The real cost of business automation? Not implementing it

22 November 2022 Consultancy.com.au 5 min. read
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As the maturity of technology grows, the cost of not embracing automation is on the rise, writes Rajith Haththotuwegama, a Manager for Data Analytics & Automation at Tecala.

There’s long been acceptance that automation technology has substantial value. Five years ago, McKinsey & Company reported that a review of 16 case studies uncovered a return-on-investment range of “between 30 and as much as 200 percent in the first years” for automation technology.

Financial savings were just the tip: organisations that adopted automation also typically saw customer and employee experience improvements that multiplied the overall value they received from implementing automation.

Rajith Haththotuwegama, Manager, Tecala

For observers, these automation projects looked incredibly valuable, but at that time, they could also be quite costly to run. The upfront cost of the software was high, and customers needed to then fully configure the software to perform tasks in an automated fashion. The skills needed to do this in-house were not widely available, and were therefore also expensive. These barriers undoubtedly curbed automation’s potential reach and benefits.

In the five years since, much has changed. Automation software can now be consumed as-a-service, and access to skilled people has greatly improved. The cost of automation projects is dramatically reduced, and is now even within the reach of mid-market organisations, not just large ones.

As more organisations adopt automation and realise benefits and cost savings, the FOMO – fear of missing out – grows.

Costing inaction

With the cost of implementing automation no longer the key issue that adopters face, attention has shifted to another set of ‘costs’ – the cost of not implementing automation. These costs can be substantial, and should not be underestimated. They could rob organisations of happy and talented staff, of future growth opportunities, and of their competitive edge.

In my mind, the costs of not implementing automation fall into two broad categories: people and growth. Both are inextricably linked.

First, organisations that don’t automate are going to find it challenging to keep their workforces happy and engaged. People want to be doing meaningful work. They want to spend their time focused on the most important, valuable and higher order aspects of their role.

Repetitive, time-consuming or otherwise boring aspects of their role are ripe for automation, and people increasingly know and want this automated assistance. This could come in the form of a virtual co-worker that can be drafted in to handle tasks like necessary - but mundane - preparation of end-of-month reports.

People stuck doing automatable tasks may also feel they have limited career progression opportunities. They may not have time to learn new skills or brush up on existing ones. If some of their workload was automated, however, it would free up valuable time that they could reinvest in growing their skills or ideating and pursuing new, high-value projects for their employer.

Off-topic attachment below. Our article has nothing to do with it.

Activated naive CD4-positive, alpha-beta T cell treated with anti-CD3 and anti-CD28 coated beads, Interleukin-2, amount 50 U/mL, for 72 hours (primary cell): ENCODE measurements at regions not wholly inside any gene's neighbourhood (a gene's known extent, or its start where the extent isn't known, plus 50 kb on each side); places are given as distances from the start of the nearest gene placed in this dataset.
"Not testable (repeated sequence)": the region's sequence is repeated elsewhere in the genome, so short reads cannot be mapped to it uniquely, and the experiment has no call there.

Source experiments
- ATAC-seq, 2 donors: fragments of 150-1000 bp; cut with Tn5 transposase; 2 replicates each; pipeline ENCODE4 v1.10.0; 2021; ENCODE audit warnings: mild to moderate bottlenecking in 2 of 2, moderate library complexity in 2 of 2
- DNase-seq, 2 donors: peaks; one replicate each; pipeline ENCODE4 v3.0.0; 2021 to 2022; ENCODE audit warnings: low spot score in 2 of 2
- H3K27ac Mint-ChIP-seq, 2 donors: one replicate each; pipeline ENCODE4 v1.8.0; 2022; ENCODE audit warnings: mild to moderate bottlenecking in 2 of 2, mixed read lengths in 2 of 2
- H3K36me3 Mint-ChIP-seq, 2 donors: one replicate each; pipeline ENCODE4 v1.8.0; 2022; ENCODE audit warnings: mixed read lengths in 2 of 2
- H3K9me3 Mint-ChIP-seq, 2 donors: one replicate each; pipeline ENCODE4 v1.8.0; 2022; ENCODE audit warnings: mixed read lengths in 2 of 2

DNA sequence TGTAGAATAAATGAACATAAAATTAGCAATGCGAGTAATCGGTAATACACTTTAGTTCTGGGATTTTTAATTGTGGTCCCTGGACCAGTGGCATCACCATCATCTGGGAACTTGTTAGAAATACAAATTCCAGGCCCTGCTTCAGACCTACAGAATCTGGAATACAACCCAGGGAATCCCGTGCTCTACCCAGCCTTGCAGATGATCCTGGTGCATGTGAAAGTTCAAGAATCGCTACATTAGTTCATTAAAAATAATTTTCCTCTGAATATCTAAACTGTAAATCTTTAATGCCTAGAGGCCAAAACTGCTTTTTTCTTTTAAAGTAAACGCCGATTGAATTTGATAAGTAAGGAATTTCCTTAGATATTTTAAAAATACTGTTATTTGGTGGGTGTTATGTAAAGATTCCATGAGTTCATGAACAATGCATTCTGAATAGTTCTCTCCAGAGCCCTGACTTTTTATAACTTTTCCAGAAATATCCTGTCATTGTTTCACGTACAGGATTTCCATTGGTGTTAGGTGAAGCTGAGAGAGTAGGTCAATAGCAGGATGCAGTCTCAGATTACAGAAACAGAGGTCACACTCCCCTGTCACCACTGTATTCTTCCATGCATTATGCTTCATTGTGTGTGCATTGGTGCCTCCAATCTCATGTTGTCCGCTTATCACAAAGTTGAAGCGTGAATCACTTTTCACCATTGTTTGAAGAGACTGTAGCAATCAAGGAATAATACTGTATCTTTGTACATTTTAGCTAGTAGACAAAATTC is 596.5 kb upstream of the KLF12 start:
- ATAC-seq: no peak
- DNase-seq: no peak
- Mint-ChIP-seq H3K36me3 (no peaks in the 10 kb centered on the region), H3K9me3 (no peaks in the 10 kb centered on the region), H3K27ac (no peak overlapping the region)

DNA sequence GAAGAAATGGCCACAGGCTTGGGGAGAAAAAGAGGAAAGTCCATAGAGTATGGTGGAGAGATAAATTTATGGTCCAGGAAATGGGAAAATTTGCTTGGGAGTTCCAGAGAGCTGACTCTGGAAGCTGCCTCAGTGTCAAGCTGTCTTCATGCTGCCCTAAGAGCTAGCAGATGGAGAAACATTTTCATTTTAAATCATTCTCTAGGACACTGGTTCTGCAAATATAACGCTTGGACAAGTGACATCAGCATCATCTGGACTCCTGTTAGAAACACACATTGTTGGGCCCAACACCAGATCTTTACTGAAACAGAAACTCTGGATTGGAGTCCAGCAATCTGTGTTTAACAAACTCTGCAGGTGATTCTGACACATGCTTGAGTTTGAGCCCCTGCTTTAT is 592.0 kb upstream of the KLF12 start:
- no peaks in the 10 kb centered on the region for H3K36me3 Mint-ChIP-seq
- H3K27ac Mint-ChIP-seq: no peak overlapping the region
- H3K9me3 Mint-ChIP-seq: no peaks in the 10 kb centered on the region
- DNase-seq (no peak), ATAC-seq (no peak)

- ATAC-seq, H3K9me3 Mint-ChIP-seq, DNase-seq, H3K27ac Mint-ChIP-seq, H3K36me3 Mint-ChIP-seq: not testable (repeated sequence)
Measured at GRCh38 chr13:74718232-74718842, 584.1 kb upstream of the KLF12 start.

The cost to enterprises of keeping people doing automatable work is increasingly disenfranchisement. The employee disengages, or worse – they see other employers that are more forward-thinking in embracing automation and tools and technologies that improve the employee experience, and they vote with their feet.

This opens the first organisation up to substantial recruitment and retraining costs. It can take a year or more for a new hire to get up to speed. This cost and effort is best avoided in the current recruitment market, and can be avoided by enabling employees to do their best work more (or ideally, all) of the time.

Further reading: How digital tools can enhance the recruitment process.

When process execution is overly dependent on the presence of a single person or certain people being present, it leads to key person dependency. Such dependencies can limit the ability of the person to take leave, either for leisure or illness. It makes sense to automate out key person dependencies, such that there is a systematised fallback option available to the organisation, in case of need.

In summary, some of the people-related costs of not automating include: process breakage, too many key person dependencies, the real possibility of unhappy staff and churn, and incurring substantial recruitment costs. But what are the growth-related costs of not automating?

When organisations grow, they typically add more people, and the relationship between those things is fairly linear. But automation can help an organisation scale. Specifically, when automation is used to handle repetitive transaction processing or grunt work, it frees up staff to do the things that machines are not yet good at, like customer service and managing customer relationships.

Moreover, organisations may find it possible to do a lot more with the same sized team. A team of people, supported by a team of virtual co-workers, is becoming increasingly commonplace, allowing the organisation to scale and onboard more customers, without having to make a huge amount of new hires.

The cost of not automating, however, is that growth is too costly. Organisations can break that cycle, and foster a new growth mindset, by using automation to power their targets and ambitions.

To avoid incurring the costs of not implementing automation, organisations that have not yet considered automation, or that have experimented but parked their initiatives, should seek to urgently restart them as a matter of course.

Underpinned by intelligent automation as-a-service, and supported by deep domain skills, mid-market organisations and their larger cousins now have a strong chance to succeed with automation initiatives.